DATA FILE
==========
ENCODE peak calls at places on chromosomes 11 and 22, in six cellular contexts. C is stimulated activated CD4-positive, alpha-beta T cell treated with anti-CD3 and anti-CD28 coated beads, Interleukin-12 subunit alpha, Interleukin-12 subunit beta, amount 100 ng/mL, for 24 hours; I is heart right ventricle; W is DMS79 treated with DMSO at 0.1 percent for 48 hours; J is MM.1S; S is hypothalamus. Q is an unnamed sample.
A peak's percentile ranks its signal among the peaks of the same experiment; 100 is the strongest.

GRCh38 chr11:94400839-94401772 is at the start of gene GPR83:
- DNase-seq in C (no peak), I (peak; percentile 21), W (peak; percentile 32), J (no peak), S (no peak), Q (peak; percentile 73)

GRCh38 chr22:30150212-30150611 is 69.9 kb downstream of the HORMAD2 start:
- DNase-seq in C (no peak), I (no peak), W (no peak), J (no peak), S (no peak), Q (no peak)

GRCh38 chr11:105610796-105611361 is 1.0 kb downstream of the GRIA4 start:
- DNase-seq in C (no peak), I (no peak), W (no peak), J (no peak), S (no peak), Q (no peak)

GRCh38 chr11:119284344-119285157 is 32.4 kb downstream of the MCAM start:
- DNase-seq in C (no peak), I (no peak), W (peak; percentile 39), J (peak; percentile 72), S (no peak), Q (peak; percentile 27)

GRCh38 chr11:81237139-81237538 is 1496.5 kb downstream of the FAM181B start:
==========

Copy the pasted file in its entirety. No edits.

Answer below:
ENCODE peak calls at places on chromosomes 11 and 22, in six cellular contexts. C is stimulated activated CD4-positive, alpha-beta T cell treated with anti-CD3 and anti-CD28 coated beads, Interleukin-12 subunit alpha, Interleukin-12 subunit beta, amount 100 ng/mL, for 24 hours; I is heart right ventricle; W is DMS79 treated with DMSO at 0.1 percent for 48 hours; J is MM.1S; S is hypothalamus. Q is an unnamed sample.
A peak's percentile ranks its signal among the peaks of the same experiment; 100 is the strongest.

GRCh38 chr11:94400839-94401772 is at the start of gene GPR83:
- DNase-seq in C (no peak), I (peak; percentile 21), W (peak; percentile 32), J (no peak), S (no peak), Q (peak; percentile 73)

GRCh38 chr22:30150212-30150611 is 69.9 kb downstream of the HORMAD2 start:
- DNase-seq in C (no peak), I (no peak), W (no peak), J (no peak), S (no peak), Q (no peak)

GRCh38 chr11:105610796-105611361 is 1.0 kb downstream of the GRIA4 start:
- DNase-seq in C (no peak), I (no peak), W (no peak), J (no peak), S (no peak), Q (no peak)

GRCh38 chr11:119284344-119285157 is 32.4 kb downstream of the MCAM start:
- DNase-seq in C (no peak), I (no peak), W (peak; percentile 39), J (peak; percentile 72), S (no peak), Q (peak; percentile 27)

GRCh38 chr11:81237139-81237538 is 1496.5 kb downstream of the FAM181B start: